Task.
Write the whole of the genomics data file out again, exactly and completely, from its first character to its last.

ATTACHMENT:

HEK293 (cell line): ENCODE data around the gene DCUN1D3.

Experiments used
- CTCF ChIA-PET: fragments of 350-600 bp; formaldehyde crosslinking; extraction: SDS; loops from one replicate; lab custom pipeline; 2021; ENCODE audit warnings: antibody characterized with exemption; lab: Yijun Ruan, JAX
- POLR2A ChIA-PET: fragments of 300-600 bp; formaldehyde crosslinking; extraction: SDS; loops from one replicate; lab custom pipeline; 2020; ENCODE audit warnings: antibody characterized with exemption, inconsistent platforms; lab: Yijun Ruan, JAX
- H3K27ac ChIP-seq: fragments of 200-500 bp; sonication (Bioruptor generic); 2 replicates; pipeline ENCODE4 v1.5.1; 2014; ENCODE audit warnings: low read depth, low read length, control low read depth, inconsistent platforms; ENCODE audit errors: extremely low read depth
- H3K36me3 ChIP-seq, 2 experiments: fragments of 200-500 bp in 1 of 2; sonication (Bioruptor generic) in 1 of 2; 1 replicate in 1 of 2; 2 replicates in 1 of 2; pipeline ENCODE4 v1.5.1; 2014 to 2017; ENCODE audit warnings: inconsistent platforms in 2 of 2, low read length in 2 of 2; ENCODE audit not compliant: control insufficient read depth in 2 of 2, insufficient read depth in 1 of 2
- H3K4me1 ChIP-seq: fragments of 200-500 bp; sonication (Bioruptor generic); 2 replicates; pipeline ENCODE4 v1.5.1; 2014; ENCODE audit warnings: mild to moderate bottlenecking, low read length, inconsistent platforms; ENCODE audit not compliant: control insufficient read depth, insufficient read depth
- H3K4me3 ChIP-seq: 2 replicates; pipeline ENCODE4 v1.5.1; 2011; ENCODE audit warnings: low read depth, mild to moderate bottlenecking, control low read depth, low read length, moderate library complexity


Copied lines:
HEK293 (cell line): ENCODE data around the gene DCUN1D3.

Experiments used
- CTCF ChIA-PET: fragments of 350-600 bp; formaldehyde crosslinking; extraction: SDS; loops from one replicate; lab custom pipeline; 2021; ENCODE audit warnings: antibody characterized with exemption; lab: Yijun Ruan, JAX
- POLR2A ChIA-PET: fragments of 300-600 bp; formaldehyde crosslinking; extraction: SDS; loops from one replicate; lab custom pipeline; 2020; ENCODE audit warnings: antibody characterized with exemption, inconsistent platforms; lab: Yijun Ruan, JAX
- H3K27ac ChIP-seq: fragments of 200-500 bp; sonication (Bioruptor generic); 2 replicates; pipeline ENCODE4 v1.5.1; 2014; ENCODE audit warnings: low read depth, low read length, control low read depth, inconsistent platforms; ENCODE audit errors: extremely low read depth
- H3K36me3 ChIP-seq, 2 experiments: fragments of 200-500 bp in 1 of 2; sonication (Bioruptor generic) in 1 of 2; 1 replicate in 1 of 2; 2 replicates in 1 of 2; pipeline ENCODE4 v1.5.1; 2014 to 2017; ENCODE audit warnings: inconsistent platforms in 2 of 2, low read length in 2 of 2; ENCODE audit not compliant: control insufficient read depth in 2 of 2, insufficient read depth in 1 of 2
- H3K4me1 ChIP-seq: fragments of 200-500 bp; sonication (Bioruptor generic); 2 replicates; pipeline ENCODE4 v1.5.1; 2014; ENCODE audit warnings: mild to moderate bottlenecking, low read length, inconsistent platforms; ENCODE audit not compliant: control insufficient read depth, insufficient read depth
- H3K4me3 ChIP-seq: 2 replicates; pipeline ENCODE4 v1.5.1; 2011; ENCODE audit warnings: low read depth, mild to moderate bottlenecking, control low read depth, low read length, moderate library complexity